In the picture below, we see the red dot that I placed in the mid-locker of the V-berth. Originally, as I said, it was my plan to install a five foot copper bar. If I had followed through with this plan, then I would have installed the forward-most bronze bolt for this bar in this mid-locker. As I explain in the descriptions that follow, I abandoned my plan for making the copper bar five feet in length.
Having settled on the placement of the holes on the hull, it was now time for me to drill the first of the holes in the copper. I should stress at this point that I did not drill the holes in the hull prior to the drilling of the holes in the copper. I used the red dots on the hull as reference points. On a piece of paper, I jotted down the measurements between each red dot. I then transferred these measurements to the copper bar, where I marked a new set of red dots, which corresponded exactly to the spacing of the red dots on the hull.
Given that copper is a relatively soft metal, it was not very difficult to drill through the bar. The cutting oil, which you see pictured below, was a big help.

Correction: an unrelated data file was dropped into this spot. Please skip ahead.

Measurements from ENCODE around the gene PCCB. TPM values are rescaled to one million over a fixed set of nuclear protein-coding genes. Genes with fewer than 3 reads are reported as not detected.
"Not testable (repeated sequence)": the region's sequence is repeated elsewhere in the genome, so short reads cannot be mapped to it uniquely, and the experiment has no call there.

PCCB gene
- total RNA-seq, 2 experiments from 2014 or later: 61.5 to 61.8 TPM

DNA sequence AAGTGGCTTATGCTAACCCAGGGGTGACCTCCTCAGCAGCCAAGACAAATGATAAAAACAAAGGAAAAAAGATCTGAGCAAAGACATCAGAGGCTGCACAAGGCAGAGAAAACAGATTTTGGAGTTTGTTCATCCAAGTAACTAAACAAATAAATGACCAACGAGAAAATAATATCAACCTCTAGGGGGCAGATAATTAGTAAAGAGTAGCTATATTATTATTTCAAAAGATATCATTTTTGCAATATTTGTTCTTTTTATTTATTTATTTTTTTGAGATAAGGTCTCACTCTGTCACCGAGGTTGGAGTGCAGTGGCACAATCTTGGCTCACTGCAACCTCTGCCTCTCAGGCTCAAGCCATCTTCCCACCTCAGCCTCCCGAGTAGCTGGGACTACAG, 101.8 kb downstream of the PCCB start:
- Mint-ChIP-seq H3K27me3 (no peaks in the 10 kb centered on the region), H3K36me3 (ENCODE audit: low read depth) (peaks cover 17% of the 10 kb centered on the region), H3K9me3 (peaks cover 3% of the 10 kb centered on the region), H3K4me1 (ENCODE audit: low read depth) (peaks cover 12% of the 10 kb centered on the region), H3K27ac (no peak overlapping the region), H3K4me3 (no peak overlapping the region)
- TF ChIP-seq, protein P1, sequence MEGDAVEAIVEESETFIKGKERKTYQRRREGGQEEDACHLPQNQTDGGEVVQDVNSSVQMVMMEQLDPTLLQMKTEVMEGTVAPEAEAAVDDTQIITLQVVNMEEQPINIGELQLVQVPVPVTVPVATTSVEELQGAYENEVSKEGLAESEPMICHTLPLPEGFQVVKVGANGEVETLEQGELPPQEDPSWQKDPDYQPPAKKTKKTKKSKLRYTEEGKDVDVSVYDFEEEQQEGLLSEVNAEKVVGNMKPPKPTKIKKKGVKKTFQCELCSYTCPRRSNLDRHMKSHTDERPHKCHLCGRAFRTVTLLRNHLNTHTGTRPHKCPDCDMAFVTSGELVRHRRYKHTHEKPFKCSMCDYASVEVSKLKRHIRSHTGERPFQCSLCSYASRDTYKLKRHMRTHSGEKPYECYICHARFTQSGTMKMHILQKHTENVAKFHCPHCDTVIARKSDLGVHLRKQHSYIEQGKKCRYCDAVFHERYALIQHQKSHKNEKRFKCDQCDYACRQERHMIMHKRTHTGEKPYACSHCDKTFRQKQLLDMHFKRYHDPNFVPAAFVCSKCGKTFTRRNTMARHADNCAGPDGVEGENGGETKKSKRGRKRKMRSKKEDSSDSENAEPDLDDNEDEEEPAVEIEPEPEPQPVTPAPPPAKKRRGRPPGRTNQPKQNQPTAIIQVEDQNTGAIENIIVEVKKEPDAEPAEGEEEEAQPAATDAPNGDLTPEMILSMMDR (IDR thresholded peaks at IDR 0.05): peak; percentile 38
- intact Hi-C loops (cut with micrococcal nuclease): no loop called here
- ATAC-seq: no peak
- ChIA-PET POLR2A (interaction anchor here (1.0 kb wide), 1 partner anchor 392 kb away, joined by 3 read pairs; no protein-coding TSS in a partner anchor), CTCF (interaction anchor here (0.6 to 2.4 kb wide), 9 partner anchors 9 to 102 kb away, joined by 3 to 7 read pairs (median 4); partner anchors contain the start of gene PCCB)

After drilling the hole, I used a countersink to chamfer the hole.
This, of course, would allow the head of the bronze bolt to sit flush with the surface of the copper bar.
The fully-drilled and countersunk copper bar with its six holes.
My next step was to return to the boat and drill the first of the holes for the mounting of the bar. In the picture below, you can see just how close the original 1/2 hole for the single bronze grounding bolt was to the new hole that I was about to drill. This new hole would be 3/8 inch, as would the other new holes. Notice that I am keeping the drill as perpendicular as possible to the hull as I begin to drill the hole.